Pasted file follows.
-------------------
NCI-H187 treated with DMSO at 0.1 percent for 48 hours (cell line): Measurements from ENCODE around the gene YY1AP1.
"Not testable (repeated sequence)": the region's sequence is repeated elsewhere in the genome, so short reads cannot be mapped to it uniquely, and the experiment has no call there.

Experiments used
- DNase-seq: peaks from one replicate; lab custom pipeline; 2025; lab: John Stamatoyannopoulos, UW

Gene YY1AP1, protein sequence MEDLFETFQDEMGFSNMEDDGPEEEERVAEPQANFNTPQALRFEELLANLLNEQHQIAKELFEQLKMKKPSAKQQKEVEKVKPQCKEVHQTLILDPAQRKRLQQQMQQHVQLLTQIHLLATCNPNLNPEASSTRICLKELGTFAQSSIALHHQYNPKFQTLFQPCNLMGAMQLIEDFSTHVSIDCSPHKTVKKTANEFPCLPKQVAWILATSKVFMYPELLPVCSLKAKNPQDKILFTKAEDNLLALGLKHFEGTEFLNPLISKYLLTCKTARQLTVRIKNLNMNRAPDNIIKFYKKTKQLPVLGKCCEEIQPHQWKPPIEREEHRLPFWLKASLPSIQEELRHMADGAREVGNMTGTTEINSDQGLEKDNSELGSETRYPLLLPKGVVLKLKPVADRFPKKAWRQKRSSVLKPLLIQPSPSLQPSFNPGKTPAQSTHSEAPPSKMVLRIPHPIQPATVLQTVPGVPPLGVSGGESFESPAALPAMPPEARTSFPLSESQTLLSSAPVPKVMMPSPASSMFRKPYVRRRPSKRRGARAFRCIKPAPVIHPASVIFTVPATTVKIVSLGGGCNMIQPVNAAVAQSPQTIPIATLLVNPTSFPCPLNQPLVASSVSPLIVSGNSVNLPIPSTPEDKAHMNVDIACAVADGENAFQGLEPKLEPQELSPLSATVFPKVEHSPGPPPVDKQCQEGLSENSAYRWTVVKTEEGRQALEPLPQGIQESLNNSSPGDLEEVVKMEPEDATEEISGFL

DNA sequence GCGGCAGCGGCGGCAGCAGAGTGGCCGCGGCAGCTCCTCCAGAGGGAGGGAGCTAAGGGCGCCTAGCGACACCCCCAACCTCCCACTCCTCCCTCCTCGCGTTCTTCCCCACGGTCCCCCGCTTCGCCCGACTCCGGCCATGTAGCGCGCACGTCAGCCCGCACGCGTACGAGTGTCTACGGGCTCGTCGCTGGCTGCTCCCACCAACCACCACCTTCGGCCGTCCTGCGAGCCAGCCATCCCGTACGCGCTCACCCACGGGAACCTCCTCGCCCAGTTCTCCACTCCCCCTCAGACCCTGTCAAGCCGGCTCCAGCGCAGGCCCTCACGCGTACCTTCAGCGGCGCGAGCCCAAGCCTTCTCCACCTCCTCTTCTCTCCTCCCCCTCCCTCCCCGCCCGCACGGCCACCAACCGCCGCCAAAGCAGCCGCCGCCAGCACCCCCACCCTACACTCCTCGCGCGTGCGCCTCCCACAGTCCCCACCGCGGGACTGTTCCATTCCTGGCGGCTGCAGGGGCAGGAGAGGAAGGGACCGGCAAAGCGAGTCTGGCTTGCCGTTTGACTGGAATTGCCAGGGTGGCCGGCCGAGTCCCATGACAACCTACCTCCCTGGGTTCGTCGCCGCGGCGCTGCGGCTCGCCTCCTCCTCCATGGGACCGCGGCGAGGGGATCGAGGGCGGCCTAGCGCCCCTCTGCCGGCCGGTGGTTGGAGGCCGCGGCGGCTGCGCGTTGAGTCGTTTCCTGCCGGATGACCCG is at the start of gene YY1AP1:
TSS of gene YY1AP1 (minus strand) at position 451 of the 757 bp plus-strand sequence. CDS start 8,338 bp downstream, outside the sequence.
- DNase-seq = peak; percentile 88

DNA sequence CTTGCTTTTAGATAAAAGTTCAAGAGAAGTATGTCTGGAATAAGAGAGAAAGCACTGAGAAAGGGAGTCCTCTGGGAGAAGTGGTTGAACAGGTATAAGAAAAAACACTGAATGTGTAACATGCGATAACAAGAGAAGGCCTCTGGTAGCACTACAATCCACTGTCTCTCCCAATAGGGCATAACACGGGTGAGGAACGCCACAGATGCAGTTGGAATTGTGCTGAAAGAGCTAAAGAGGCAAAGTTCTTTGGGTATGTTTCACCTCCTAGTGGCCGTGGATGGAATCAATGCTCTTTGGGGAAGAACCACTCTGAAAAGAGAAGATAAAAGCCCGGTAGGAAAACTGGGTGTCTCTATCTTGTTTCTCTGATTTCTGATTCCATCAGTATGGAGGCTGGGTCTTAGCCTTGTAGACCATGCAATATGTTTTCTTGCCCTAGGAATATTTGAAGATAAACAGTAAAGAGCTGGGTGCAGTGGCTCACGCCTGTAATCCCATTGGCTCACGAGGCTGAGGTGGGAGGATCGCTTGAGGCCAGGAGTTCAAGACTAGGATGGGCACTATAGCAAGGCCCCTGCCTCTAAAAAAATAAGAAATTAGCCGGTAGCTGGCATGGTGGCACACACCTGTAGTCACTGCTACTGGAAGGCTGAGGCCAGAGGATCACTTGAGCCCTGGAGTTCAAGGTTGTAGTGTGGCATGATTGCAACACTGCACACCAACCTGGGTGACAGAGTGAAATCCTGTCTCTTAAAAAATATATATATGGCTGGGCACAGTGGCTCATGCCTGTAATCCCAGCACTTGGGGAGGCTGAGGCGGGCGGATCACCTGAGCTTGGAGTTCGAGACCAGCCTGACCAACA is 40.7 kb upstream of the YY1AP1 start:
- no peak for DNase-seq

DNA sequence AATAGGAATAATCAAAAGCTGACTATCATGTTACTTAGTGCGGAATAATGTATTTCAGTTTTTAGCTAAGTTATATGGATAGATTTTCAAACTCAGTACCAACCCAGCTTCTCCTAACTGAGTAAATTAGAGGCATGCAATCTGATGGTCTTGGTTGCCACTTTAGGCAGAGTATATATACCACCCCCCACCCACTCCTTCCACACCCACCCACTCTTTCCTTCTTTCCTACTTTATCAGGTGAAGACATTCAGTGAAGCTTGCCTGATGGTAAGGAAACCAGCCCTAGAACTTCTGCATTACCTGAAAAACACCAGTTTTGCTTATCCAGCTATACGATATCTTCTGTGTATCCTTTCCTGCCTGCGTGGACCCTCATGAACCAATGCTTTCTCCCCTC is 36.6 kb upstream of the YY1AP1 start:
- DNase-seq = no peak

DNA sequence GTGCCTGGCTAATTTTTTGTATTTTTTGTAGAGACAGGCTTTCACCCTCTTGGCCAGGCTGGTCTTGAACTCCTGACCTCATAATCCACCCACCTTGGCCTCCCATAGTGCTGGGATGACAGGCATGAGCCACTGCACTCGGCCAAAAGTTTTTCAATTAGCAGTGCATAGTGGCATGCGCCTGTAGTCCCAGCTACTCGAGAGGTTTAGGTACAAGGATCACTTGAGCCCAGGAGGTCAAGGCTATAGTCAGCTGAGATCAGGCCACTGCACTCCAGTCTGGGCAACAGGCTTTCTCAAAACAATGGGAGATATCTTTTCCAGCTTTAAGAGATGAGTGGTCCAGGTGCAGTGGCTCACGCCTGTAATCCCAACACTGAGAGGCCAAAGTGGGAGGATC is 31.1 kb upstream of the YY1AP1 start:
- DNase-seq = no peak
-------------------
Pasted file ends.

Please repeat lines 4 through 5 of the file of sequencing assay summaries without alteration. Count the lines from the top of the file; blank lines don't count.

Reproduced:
- DNase-seq: peaks from one replicate; lab custom pipeline; 2025; lab: John Stamatoyannopoulos, UW

Gene YY1AP1, protein sequence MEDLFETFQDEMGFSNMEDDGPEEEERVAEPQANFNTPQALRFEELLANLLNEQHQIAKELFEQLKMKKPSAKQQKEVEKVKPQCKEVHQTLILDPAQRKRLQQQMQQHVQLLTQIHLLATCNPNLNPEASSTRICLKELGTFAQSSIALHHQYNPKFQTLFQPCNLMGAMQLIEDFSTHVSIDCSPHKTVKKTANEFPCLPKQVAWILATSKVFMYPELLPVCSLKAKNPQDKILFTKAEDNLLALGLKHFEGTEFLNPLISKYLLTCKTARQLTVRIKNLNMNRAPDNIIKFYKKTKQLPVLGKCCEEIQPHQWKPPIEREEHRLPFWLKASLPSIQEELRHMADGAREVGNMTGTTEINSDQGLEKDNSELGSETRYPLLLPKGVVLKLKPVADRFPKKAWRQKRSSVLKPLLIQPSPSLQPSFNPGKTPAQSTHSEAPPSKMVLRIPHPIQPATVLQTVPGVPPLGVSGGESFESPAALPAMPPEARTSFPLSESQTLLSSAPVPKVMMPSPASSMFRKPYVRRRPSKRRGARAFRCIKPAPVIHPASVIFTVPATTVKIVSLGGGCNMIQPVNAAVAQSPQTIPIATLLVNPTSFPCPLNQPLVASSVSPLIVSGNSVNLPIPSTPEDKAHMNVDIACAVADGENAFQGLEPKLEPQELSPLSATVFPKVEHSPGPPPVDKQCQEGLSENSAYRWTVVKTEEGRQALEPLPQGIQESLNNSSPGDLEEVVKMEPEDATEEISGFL